Roofing: What the Average Person Needs to Know
According to a recent study by the United States Census Bureau, over 20 million homes in the US are at least 50 years old and several million more at least 15 years old. Approximately 80% of those dwellings are roofed with asphalt-based shingles or asphalt-fiberglass based shingles that are designed to last 15 to 20 years. When you do the math, it’s easy to see why more and more homeowners are concerned about what’s on top of their home.
Unfortunately, most homeowners wait until something goes wrong before they look into what they’ll need to do to fix a problem. But before jumping to the worst conclusion and hiring a roofer or roofing contractor, consider this: it might not actually be as bad as it looks. While some roof leaks result from old worn out shingles and other larger problems, often a passing storm can buckle or warp one or two shingles. In other words, you might not need professional help because the solution might just be an easy fix of those one or two shingles. Still, make sure you know exactly what the problem is before you decide on a course of action.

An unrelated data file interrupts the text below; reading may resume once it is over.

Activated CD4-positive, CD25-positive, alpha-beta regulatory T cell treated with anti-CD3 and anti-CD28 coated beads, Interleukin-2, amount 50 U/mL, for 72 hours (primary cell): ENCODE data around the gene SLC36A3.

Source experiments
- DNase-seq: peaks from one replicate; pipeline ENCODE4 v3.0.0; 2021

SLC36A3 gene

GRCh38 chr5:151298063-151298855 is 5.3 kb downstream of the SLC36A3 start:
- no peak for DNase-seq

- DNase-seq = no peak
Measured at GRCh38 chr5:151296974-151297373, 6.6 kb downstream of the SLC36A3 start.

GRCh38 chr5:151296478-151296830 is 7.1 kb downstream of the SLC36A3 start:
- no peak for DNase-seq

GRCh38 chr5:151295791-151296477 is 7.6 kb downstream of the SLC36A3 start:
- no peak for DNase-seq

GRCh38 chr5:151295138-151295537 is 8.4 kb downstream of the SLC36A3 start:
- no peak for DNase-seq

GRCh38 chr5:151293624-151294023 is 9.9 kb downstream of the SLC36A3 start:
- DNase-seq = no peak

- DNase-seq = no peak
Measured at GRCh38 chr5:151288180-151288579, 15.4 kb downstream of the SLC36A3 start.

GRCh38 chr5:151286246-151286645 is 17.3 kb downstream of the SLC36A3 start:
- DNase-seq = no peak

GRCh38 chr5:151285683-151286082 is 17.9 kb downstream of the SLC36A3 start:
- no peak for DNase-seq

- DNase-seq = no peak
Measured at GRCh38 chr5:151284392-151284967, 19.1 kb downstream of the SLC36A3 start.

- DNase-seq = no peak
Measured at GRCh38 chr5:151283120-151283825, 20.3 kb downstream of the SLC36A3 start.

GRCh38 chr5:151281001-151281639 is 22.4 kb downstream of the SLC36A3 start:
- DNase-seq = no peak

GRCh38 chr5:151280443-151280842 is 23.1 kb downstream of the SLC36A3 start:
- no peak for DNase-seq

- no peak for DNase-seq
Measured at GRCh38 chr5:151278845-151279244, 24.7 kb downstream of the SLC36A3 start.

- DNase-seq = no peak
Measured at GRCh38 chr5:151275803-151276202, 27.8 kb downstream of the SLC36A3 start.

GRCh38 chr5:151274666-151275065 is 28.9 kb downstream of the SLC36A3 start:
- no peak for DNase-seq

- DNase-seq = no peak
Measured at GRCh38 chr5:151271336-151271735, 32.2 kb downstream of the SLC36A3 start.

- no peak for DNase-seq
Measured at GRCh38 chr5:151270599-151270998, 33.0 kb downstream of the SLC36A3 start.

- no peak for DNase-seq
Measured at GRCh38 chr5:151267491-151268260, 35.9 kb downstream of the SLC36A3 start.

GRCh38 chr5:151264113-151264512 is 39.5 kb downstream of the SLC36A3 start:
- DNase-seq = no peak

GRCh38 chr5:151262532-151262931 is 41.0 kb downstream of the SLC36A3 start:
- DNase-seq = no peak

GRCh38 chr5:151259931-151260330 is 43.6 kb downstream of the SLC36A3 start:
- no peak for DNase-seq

The cause of a roof leak is not always easy to find. Sometimes, water can seep through cracked or worn flashing along a wall, chimney, or valley, and show up on interior walls many feet from the scene of the crime. You should also look for missing tabs or shingles and make sure to check around skylights, vents, pipes, and valleys for cracked or worn caulking. Rest assured, a tube of caulking is a lot less expensive than a new roof.
Green mould or mildew on the shaded areas of your roof can be an eyesore. It may be removed by spraying the area with a mixture of pressurized water and detergent, but beware. While the fungus itself won't damage asphalt-based shingles, the spray might dislodge a significant amount of surface granules and therefore lessen the expected lifespan of your shingles. So, be careful.
Roofing contractors will often work an entire neighborhood and attempt to convince everyone in the area that all the shingles are worn out. Some will even recommend all the old shingles need to be removed before new ones are put on. Unless the old ones are buckled, warped, or the roof already has two layers, this isn’t the case.